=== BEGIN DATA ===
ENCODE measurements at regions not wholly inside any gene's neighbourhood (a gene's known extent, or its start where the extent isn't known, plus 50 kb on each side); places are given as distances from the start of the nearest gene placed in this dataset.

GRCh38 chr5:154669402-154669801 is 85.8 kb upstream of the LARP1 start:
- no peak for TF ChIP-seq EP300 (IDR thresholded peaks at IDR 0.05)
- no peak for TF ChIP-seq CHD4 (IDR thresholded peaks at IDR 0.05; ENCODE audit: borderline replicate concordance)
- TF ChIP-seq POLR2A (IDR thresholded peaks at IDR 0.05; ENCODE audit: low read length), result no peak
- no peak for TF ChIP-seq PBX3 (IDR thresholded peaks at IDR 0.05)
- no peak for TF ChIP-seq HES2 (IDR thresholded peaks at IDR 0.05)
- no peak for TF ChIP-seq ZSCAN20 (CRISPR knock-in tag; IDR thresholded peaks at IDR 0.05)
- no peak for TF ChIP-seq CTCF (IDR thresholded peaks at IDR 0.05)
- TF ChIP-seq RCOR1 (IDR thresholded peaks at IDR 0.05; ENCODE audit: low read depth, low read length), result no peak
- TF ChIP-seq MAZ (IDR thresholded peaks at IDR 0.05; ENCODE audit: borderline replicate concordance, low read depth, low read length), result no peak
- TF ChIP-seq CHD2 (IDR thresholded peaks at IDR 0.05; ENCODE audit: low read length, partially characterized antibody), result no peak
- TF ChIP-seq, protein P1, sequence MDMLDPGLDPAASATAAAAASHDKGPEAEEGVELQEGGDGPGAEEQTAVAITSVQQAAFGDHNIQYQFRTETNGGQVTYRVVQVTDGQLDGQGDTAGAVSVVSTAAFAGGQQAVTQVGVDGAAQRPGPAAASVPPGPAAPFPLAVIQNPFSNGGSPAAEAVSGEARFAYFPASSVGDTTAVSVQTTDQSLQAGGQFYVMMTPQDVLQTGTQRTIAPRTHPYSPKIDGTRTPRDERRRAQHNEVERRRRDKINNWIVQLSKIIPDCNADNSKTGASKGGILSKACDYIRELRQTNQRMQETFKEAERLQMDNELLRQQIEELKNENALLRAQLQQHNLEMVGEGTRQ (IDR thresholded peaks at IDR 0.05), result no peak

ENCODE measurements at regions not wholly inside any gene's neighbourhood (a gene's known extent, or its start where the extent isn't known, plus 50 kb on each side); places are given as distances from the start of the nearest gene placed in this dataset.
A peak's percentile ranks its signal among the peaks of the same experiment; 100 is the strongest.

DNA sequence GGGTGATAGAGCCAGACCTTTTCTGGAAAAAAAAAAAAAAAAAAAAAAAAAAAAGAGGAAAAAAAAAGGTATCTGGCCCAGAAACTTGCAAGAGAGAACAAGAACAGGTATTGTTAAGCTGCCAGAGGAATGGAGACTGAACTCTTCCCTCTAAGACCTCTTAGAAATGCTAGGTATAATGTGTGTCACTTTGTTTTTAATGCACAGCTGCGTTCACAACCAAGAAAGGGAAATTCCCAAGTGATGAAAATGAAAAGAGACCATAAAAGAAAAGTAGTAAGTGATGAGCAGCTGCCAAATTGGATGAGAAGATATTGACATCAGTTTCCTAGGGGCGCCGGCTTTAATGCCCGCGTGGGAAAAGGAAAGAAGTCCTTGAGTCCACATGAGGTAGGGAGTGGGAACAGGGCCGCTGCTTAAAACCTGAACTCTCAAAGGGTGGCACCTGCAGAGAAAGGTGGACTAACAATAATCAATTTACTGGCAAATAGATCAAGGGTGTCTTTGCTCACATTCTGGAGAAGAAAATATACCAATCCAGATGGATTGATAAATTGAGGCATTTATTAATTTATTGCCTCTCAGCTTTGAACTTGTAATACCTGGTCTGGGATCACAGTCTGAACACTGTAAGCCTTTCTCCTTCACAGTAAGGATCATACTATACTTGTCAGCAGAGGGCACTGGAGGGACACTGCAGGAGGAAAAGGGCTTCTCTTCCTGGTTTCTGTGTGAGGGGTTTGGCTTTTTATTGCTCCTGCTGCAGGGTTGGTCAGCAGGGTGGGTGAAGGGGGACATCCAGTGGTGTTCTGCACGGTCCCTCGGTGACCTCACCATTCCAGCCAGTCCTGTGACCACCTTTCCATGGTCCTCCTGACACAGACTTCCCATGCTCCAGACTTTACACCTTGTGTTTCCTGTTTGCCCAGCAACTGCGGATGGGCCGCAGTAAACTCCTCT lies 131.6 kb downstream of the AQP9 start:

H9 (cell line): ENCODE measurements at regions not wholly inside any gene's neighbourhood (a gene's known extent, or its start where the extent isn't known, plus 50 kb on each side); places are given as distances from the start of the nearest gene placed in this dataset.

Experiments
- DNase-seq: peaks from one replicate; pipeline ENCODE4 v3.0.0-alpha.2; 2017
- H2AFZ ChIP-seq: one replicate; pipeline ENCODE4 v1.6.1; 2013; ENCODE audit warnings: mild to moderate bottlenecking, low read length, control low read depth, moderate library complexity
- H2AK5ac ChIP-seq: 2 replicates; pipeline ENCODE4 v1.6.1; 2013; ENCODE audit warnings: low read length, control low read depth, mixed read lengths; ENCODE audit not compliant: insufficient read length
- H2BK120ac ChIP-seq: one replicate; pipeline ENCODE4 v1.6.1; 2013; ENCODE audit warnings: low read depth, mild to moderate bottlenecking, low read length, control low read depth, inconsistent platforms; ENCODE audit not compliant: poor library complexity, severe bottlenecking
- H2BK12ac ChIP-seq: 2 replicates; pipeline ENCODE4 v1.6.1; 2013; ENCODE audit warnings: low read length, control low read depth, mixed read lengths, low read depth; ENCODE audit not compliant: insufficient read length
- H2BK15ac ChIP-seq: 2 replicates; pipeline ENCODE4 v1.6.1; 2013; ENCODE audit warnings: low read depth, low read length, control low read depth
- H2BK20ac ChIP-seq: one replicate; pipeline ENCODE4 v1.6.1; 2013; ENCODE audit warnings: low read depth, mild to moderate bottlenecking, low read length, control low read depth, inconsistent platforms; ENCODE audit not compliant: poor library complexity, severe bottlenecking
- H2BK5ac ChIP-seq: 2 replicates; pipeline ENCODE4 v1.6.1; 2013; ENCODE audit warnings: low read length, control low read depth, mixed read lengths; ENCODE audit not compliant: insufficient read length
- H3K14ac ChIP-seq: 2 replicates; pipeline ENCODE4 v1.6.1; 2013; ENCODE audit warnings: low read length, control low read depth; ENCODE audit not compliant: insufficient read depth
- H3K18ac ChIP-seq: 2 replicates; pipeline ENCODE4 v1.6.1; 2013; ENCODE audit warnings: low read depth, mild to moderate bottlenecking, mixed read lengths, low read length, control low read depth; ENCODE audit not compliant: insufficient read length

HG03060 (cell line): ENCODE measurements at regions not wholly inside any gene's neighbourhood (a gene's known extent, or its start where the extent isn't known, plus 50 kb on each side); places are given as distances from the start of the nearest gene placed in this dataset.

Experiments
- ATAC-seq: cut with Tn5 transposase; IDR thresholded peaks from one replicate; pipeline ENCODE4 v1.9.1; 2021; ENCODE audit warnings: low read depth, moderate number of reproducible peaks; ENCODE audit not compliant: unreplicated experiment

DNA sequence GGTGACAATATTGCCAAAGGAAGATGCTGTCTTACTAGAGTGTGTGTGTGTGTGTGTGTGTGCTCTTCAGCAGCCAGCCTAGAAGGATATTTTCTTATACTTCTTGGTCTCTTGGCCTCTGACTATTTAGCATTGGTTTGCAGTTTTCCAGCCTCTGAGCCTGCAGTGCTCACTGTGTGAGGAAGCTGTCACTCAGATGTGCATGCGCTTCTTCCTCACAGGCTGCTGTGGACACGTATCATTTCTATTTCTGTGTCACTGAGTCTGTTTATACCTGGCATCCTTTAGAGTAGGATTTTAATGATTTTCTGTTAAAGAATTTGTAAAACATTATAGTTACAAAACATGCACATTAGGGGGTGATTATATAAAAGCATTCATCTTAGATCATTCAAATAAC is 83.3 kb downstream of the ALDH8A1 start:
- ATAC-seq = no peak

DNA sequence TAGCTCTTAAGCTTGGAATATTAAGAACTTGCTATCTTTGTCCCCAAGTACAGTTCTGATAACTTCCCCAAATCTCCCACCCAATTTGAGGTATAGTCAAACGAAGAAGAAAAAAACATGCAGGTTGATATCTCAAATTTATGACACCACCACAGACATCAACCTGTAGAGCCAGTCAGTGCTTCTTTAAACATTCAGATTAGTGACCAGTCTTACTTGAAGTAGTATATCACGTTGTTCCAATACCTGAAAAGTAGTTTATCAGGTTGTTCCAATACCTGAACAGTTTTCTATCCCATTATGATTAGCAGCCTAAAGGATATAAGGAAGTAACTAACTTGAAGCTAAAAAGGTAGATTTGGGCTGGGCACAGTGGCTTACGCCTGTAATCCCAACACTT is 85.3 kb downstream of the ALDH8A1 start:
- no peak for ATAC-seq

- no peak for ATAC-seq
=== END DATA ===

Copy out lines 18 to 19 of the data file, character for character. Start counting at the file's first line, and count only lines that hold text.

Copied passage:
Experiments
- DNase-seq: peaks from one replicate; pipeline ENCODE4 v3.0.0-alpha.2; 2017